Another even more serious problem concerns the chemical attack on the sealing medium which can give rise either to swelling or to complete breakdown. Our attempts to overcome these problems by using such new materials as P.T.F.E. (polytetrafiuoroethylene) have met with little success because of the cold flow characteristics which result in more or less permanent deformation due to heat. At one stage in our experiments we used what might be considered the ideal seal, namely welding the probe to the tank at a flange at the nodal plane. This seemed to be satisfactory as long as thin sheet was used for the tank bottom or side, but when the probe was attached to a thick plate we found that a lot of energy was transmitted to the tank bottom or side, instead of being transmitted to the cleaning medium from the end of the probe as was desired. When the plate forming the tank bottom or side was as thick as 12.5 mm. the damping of the output of the probe was substantial and the system became ineflicient.
Thus there are three major problems which have to be overcome in order to obtain a satisfactory probe mountmg:
(1) To prevent leakage of liquid under various conditions;
(2) To minimise the damping of the probes vibrations by its supporting structure; and a third problem which is to be solved in order to provide a practical apparatus;
(3) To accommodate varying thicknesses of plate which form the bottom or the side of a vessel.
With a view to overcoming these problems a probe mounting according to the present invention includes a probe flange for locating against the inner face of the vessel bottom or side, a resilient sealing ring housed in an annular groove in the face of the probe flange which abuts the vessel, a bearing collar freely surrounding the probe on the outer face of the vessel bottom or side, a thrust ring freely surrounding the probe adjacent said collar and arranged to bear against the probe in the longitudinal direction away from said flange, and. adjustable means associated with said thrust ring for clamping said flange and collar against opposite faces of the vessel bottom or side with said sealing ring compressed.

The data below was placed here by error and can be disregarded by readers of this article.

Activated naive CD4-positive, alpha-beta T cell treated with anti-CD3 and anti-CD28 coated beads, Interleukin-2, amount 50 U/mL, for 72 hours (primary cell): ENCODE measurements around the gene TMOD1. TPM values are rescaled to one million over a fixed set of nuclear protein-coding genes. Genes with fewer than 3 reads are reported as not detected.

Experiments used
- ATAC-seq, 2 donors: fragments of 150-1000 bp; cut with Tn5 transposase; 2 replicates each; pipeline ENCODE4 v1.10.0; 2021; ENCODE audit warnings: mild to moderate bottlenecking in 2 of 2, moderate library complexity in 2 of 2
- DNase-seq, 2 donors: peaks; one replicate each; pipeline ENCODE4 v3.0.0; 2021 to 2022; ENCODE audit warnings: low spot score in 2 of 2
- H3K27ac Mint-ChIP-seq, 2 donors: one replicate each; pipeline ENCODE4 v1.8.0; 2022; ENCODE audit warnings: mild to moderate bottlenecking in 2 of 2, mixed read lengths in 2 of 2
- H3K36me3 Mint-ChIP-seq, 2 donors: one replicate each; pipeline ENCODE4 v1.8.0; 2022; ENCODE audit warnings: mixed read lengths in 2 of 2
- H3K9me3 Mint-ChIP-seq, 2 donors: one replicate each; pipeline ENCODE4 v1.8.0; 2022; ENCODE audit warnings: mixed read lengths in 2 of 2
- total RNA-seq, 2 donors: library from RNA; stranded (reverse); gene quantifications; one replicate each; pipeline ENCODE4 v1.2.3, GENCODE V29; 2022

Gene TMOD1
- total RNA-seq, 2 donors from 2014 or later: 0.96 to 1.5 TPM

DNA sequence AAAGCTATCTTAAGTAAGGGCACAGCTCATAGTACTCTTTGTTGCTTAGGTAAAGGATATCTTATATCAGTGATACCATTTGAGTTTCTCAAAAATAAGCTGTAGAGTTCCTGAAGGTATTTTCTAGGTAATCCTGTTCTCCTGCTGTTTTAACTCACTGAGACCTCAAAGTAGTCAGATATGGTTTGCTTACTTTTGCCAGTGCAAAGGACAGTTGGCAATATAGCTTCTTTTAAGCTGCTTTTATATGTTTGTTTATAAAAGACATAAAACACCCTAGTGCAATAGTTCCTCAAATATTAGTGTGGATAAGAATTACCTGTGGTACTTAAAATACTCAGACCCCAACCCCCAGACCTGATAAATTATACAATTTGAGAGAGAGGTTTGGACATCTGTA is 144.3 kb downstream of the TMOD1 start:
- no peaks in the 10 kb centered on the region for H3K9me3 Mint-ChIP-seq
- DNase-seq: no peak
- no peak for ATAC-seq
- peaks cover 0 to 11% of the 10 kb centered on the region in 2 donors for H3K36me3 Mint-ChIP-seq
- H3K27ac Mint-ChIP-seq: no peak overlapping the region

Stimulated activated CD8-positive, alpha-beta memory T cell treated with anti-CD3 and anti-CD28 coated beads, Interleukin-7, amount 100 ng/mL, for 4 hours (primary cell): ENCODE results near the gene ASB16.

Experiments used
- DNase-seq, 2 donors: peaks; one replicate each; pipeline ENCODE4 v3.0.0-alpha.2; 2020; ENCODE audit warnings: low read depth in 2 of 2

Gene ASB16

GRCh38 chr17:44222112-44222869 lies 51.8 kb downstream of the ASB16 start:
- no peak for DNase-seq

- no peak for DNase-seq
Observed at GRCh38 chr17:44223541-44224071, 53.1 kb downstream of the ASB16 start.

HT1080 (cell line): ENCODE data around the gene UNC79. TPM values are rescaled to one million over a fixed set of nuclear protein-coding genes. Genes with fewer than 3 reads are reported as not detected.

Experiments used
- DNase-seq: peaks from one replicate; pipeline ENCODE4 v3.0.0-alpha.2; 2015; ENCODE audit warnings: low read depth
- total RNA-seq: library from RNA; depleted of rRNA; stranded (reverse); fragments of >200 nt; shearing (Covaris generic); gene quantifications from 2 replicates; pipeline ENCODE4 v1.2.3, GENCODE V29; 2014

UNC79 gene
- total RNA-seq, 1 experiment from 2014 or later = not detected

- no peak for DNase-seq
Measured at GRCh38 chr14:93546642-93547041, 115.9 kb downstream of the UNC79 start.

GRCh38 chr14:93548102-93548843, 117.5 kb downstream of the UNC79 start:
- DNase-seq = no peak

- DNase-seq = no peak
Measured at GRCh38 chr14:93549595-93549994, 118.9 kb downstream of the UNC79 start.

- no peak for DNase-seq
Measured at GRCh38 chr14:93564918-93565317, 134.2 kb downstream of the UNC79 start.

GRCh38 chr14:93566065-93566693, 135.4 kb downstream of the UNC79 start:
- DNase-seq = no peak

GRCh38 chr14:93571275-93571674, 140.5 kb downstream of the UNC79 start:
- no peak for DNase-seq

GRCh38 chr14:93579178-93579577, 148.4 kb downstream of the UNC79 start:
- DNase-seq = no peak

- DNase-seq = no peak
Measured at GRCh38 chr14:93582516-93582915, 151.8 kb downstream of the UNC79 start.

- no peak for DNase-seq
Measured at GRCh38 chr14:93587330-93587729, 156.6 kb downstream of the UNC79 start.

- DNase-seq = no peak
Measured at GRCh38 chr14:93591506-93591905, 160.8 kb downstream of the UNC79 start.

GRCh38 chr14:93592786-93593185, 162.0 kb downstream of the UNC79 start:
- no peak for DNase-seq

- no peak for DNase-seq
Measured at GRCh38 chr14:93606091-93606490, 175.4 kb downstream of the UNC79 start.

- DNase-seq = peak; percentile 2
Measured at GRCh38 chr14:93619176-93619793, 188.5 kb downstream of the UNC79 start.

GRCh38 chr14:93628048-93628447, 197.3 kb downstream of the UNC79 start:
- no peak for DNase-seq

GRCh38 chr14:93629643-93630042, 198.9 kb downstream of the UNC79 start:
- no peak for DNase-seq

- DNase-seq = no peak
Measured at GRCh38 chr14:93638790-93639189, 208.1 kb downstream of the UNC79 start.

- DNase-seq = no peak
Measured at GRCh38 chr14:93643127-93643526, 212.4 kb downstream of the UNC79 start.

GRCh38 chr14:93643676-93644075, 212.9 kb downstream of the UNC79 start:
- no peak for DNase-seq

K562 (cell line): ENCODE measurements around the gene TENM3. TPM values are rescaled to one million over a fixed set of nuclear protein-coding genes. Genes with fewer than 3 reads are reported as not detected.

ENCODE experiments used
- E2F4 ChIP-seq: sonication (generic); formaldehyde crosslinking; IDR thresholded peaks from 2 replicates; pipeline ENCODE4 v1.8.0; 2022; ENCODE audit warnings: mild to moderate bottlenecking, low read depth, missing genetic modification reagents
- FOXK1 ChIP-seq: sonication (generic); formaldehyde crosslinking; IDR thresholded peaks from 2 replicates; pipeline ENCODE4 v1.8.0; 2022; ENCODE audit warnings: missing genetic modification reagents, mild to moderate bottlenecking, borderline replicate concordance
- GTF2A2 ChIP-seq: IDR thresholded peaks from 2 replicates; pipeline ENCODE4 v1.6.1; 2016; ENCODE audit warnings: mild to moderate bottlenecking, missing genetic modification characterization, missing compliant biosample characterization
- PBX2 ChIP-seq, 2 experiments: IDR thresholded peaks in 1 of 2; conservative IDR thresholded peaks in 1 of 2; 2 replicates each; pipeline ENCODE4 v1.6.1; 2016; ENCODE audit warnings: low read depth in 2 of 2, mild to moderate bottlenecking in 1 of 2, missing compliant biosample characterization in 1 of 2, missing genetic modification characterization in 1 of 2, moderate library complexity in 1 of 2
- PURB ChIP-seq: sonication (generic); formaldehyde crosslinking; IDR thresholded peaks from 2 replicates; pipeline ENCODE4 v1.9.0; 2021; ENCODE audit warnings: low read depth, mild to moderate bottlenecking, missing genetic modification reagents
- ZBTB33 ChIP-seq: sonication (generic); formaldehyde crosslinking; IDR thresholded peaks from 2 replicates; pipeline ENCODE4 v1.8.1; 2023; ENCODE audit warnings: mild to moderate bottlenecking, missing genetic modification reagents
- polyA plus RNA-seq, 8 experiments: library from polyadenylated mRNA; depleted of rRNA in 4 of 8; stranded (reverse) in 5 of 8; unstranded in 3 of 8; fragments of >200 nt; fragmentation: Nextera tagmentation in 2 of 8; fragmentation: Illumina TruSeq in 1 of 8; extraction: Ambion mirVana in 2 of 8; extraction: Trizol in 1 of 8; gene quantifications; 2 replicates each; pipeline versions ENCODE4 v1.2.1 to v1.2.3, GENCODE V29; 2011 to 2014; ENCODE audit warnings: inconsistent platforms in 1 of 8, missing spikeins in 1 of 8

In order that the invention may be fully and clearly comprehended, the same will now be described with reference to the accompanying drawings, where:
FIGURE 1 illustrates mainly in longitudinal section a transducer probe mounted in the bottom of a vessel according to one embodiment of the invention, the vessel bottom being indicated by broken lines and the parts being shown as they would appear before the: clamping operation is completed;
FIGURES 2 and 3 are respectively a part plan and a part under-plan of the arrangement shown in FIGURE 1, the transducers being omitted from FIGURE 3;
FIGURE 4 is a comparative graph showing three transducer resonance curves.
Referring first to FIGURES l to v3, the outer end of the cylindrical probe 1 has two transducers 2 secured thereto by screw-threaded plugs 3. Near its nodal plane it has a flange 4 of the smallest convenient diameter on the underside of which is an annular V groove 5 which leaves only a narrow perimetral bearing surface 6 by which the flange can contact the inner face of the vessel bottom 7. Within this groove 5 is housed a resilient sealing ring 8 of circular cross-section and of such a thickness as to be deformed by compression when the probe flange is forced against the vessel bottom.
A bearing collar 9 freely surrounds the probe so as to be capable of bearing against the underside of the vessel bottom, and below this is a thrust ring 10 also freely surrounding the probe but anchored longitudinally thereon by a circularly shaped split spring ring 11 which is sprung into an annular groove 12 in the probe. Through this thrust ring 10 are screwed a number of clamping studs 13 with locknuts 14, these studs being equally spaced around the ring.
The probe is passed through the hole in the vessel bottom from the inside, the collar and ring passed over its outer end and the ring 11 sprung into the groove 12 to retain them in position and also to act as a buttress for the thrust ring 10 when the studs 13 are tightened to clamp the vessel bottom between the flange 4 and collar 9. This clamping action serves to mount the probe in the vessel in a liquid-tight manner due to the compression of the sealing ring 8 and, although the face 6 of the flange contacts the vessel, the small diameter of the flange and the small area of the surface 6 together with the flexibility of the collar 9 produce a considerable degree of flexibility in the mounting which greatly reduces its damping effect on the vibrations of the probe. Moreover it will be seen that the overall depth or thickness of the mounting about the nodal plane of the probe is rendered small compared with the length of the probe, and this also minimises the restrictive effect which any mounting must have on the freedom of the probe to vibrate.